DISSOCIATIVE IDENTITY DISORDER 1Dissociative Identity DisorderAbby EdeleLindenwood University
DISSOCIATIVE IDENTITY DISORDER 2AbstractThis paper is a brief overview of Dissociative Identity Disorder, or DID. It explores what the disorder is,why it is no longer referred to as Multiple Personality Disorder (MPD), the symptoms of the disorder, therole of the ―alters‖ or other individuals present within the host, diagnosis of the disorder, and treatment ofthe disorder. It also explores some of the basic reasons why some professionals do not ―believe‖ in thisdisorder that is becoming more and more prevalent and researched.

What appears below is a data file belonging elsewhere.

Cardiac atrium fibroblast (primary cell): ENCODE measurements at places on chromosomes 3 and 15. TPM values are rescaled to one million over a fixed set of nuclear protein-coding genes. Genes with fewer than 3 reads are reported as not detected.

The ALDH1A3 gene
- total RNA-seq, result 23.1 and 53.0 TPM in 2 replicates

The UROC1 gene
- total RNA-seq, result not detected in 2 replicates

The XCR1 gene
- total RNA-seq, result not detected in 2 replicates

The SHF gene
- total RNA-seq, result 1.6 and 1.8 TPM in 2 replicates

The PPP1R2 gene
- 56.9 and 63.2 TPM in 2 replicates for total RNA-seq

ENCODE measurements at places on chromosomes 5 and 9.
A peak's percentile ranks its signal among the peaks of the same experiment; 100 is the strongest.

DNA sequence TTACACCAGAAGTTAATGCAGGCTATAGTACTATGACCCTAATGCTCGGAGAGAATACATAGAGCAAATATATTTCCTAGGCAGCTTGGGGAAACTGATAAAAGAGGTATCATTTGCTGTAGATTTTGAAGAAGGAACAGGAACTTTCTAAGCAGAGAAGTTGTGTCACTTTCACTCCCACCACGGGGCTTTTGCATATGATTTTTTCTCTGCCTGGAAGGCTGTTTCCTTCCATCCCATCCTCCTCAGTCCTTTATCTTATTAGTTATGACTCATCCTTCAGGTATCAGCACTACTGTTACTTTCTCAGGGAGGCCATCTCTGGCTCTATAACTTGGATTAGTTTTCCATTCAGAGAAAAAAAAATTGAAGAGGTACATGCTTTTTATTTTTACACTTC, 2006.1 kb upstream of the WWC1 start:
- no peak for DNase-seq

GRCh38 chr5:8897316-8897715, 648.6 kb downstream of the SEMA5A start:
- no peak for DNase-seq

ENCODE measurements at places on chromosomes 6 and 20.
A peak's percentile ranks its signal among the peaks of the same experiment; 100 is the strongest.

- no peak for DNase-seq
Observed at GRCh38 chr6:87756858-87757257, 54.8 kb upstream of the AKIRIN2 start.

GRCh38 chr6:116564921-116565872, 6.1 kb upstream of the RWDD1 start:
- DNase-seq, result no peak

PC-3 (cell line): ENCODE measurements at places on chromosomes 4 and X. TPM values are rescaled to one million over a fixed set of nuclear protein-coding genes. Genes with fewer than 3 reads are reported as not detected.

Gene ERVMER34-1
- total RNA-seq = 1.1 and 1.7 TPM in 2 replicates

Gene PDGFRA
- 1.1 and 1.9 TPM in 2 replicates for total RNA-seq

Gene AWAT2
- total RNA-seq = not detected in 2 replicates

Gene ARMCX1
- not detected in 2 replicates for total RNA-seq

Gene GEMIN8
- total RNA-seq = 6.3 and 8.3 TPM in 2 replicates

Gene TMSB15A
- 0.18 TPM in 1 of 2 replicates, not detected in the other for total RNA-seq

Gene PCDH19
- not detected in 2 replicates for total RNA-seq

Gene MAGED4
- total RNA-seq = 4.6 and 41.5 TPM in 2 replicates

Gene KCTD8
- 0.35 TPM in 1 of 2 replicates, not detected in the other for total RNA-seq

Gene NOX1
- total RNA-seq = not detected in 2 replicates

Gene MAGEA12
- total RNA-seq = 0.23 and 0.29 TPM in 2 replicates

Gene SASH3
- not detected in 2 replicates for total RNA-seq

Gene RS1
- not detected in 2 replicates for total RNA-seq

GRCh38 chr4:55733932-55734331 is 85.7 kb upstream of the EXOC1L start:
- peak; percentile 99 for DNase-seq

DISSOCIATIVE IDENTITY DISORDER 3Dissociative Identity DisorderWhat is Dissociative Identity Disorder?Dissociative Identity Disorder is, according to an article on Psychology Today, ―a severecondition in which two or more distinct identities, or personality states, are present in—and alternatelytake control of—an individual.‖ Individuals who have this disorder also have bouts of extremeforgetfulness and memory loss (Psychology Today). There are many degrees of severity of the disorder.Many people might actually experience disassociation without realizing it. In an article onPsychCentral.com, there are many ―dissociative experiences common to most people, such asdaydreaming, highway hypnosis, or ‗getting lost‘ in a book or movie, all of which involve ‗losing touch‘with conscious awareness of ones immediate surroundings.‖ However, these are mild. On the other endof the spectrum is chronic disassociation which may not allow people to function normally(PsychCentral.com) DID usually manifests itself due to some traumatic experience in the individual‘spast.According to the author who writes under the pseudonym ―Quiet Storm‖ whose work is published inthe textbook by Sattler (1998), ―MPD [Multiple Personality Disorder] is not a disease. It is not a sickness.It is a highly developed coping mechanism that allows the young mind to compartmentalize, or dissociate,repeated and traumatic abuse‖ (p. 41). The author adds that for her, ―being able to create Alterpersonalities to cope with the abuse is the only thing that allowed us to survive our childhood alive. MPDwas never a disease – it was a gift, the gift of life we gave to ourselves‖ (p. 41).“Dissociative Identity Disorder” vs. “Multiple Personality Disorder”Dissociative Identity Disorder (DID) is often referred to as ―Multiple Personality Disorder.‖However, ―Multiple Personality Disorder‖ is no longer the official name of the disorder. It was changedin 1994 when the disorder became more common and was more widely studied (Psychology Today).Mostoften, people diagnosed with DID do not feel like they are overcome by different personalities. The―personalities‖ that possess them are more like alternate people or different parts of a person. Accordingto an article on PsychCentral.com (2010), ―A person diagnosed with DID feels as if she has within hertwo or more entities, or personality states, each with its own independent way of relating, perceiving,